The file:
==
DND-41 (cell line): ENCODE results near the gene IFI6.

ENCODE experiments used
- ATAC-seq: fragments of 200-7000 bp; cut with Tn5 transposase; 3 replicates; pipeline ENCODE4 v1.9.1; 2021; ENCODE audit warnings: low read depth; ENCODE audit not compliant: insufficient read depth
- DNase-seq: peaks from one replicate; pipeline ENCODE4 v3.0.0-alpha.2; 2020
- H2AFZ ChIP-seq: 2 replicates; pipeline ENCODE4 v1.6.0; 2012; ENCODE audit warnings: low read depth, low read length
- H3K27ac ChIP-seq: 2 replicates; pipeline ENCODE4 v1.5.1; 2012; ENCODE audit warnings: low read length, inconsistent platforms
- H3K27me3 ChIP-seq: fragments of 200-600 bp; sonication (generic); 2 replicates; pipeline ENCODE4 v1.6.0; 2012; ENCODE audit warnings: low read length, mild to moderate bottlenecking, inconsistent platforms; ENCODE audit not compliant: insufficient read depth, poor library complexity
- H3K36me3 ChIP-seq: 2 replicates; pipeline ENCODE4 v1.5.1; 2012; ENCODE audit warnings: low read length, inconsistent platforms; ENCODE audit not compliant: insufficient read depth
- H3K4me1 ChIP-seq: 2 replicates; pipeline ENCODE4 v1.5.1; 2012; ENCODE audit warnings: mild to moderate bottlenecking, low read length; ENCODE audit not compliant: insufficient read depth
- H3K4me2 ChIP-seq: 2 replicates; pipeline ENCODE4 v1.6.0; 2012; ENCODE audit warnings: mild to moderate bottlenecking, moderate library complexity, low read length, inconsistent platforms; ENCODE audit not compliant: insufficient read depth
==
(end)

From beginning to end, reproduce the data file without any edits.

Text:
DND-41 (cell line): ENCODE results near the gene IFI6.

ENCODE experiments used
- ATAC-seq: fragments of 200-7000 bp; cut with Tn5 transposase; 3 replicates; pipeline ENCODE4 v1.9.1; 2021; ENCODE audit warnings: low read depth; ENCODE audit not compliant: insufficient read depth
- DNase-seq: peaks from one replicate; pipeline ENCODE4 v3.0.0-alpha.2; 2020
- H2AFZ ChIP-seq: 2 replicates; pipeline ENCODE4 v1.6.0; 2012; ENCODE audit warnings: low read depth, low read length
- H3K27ac ChIP-seq: 2 replicates; pipeline ENCODE4 v1.5.1; 2012; ENCODE audit warnings: low read length, inconsistent platforms
- H3K27me3 ChIP-seq: fragments of 200-600 bp; sonication (generic); 2 replicates; pipeline ENCODE4 v1.6.0; 2012; ENCODE audit warnings: low read length, mild to moderate bottlenecking, inconsistent platforms; ENCODE audit not compliant: insufficient read depth, poor library complexity
- H3K36me3 ChIP-seq: 2 replicates; pipeline ENCODE4 v1.5.1; 2012; ENCODE audit warnings: low read length, inconsistent platforms; ENCODE audit not compliant: insufficient read depth
- H3K4me1 ChIP-seq: 2 replicates; pipeline ENCODE4 v1.5.1; 2012; ENCODE audit warnings: mild to moderate bottlenecking, low read length; ENCODE audit not compliant: insufficient read depth
- H3K4me2 ChIP-seq: 2 replicates; pipeline ENCODE4 v1.6.0; 2012; ENCODE audit warnings: mild to moderate bottlenecking, moderate library complexity, low read length, inconsistent platforms; ENCODE audit not compliant: insufficient read depth